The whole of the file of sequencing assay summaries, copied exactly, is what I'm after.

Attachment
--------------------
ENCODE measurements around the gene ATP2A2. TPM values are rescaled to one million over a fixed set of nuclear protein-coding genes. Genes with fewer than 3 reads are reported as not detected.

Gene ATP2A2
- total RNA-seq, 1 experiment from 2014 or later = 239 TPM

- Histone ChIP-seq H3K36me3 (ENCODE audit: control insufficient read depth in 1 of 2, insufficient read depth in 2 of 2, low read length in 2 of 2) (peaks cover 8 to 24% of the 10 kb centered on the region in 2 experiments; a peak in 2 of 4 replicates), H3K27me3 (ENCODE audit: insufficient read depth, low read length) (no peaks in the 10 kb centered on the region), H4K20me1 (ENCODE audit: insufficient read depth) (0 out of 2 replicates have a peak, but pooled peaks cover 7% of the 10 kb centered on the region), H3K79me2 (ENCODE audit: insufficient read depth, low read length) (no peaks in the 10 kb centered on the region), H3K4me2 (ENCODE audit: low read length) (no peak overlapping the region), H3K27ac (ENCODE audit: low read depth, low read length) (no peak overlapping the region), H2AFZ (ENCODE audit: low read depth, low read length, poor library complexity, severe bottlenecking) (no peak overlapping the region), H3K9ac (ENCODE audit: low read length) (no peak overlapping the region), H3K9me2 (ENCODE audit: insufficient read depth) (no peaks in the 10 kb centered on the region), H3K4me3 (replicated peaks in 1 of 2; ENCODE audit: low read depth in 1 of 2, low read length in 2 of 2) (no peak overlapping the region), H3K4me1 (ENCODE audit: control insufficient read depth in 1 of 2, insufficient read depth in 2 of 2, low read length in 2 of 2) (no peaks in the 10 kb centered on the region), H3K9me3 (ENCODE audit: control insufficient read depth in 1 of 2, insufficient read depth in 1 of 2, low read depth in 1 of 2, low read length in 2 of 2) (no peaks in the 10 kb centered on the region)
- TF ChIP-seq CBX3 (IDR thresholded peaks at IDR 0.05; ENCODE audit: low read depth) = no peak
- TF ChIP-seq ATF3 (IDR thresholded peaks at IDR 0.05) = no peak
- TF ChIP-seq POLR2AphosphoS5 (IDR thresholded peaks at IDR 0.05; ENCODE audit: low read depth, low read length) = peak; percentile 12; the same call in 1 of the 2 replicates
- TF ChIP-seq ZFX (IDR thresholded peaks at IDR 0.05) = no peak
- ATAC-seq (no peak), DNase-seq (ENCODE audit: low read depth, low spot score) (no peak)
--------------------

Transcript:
ENCODE measurements around the gene ATP2A2. TPM values are rescaled to one million over a fixed set of nuclear protein-coding genes. Genes with fewer than 3 reads are reported as not detected.

Gene ATP2A2
- total RNA-seq, 1 experiment from 2014 or later = 239 TPM

- Histone ChIP-seq H3K36me3 (ENCODE audit: control insufficient read depth in 1 of 2, insufficient read depth in 2 of 2, low read length in 2 of 2) (peaks cover 8 to 24% of the 10 kb centered on the region in 2 experiments; a peak in 2 of 4 replicates), H3K27me3 (ENCODE audit: insufficient read depth, low read length) (no peaks in the 10 kb centered on the region), H4K20me1 (ENCODE audit: insufficient read depth) (0 out of 2 replicates have a peak, but pooled peaks cover 7% of the 10 kb centered on the region), H3K79me2 (ENCODE audit: insufficient read depth, low read length) (no peaks in the 10 kb centered on the region), H3K4me2 (ENCODE audit: low read length) (no peak overlapping the region), H3K27ac (ENCODE audit: low read depth, low read length) (no peak overlapping the region), H2AFZ (ENCODE audit: low read depth, low read length, poor library complexity, severe bottlenecking) (no peak overlapping the region), H3K9ac (ENCODE audit: low read length) (no peak overlapping the region), H3K9me2 (ENCODE audit: insufficient read depth) (no peaks in the 10 kb centered on the region), H3K4me3 (replicated peaks in 1 of 2; ENCODE audit: low read depth in 1 of 2, low read length in 2 of 2) (no peak overlapping the region), H3K4me1 (ENCODE audit: control insufficient read depth in 1 of 2, insufficient read depth in 2 of 2, low read length in 2 of 2) (no peaks in the 10 kb centered on the region), H3K9me3 (ENCODE audit: control insufficient read depth in 1 of 2, insufficient read depth in 1 of 2, low read depth in 1 of 2, low read length in 2 of 2) (no peaks in the 10 kb centered on the region)
- TF ChIP-seq CBX3 (IDR thresholded peaks at IDR 0.05; ENCODE audit: low read depth) = no peak
- TF ChIP-seq ATF3 (IDR thresholded peaks at IDR 0.05) = no peak
- TF ChIP-seq POLR2AphosphoS5 (IDR thresholded peaks at IDR 0.05; ENCODE audit: low read depth, low read length) = peak; percentile 12; the same call in 1 of the 2 replicates
- TF ChIP-seq ZFX (IDR thresholded peaks at IDR 0.05) = no peak
- ATAC-seq (no peak), DNase-seq (ENCODE audit: low read depth, low spot score) (no peak)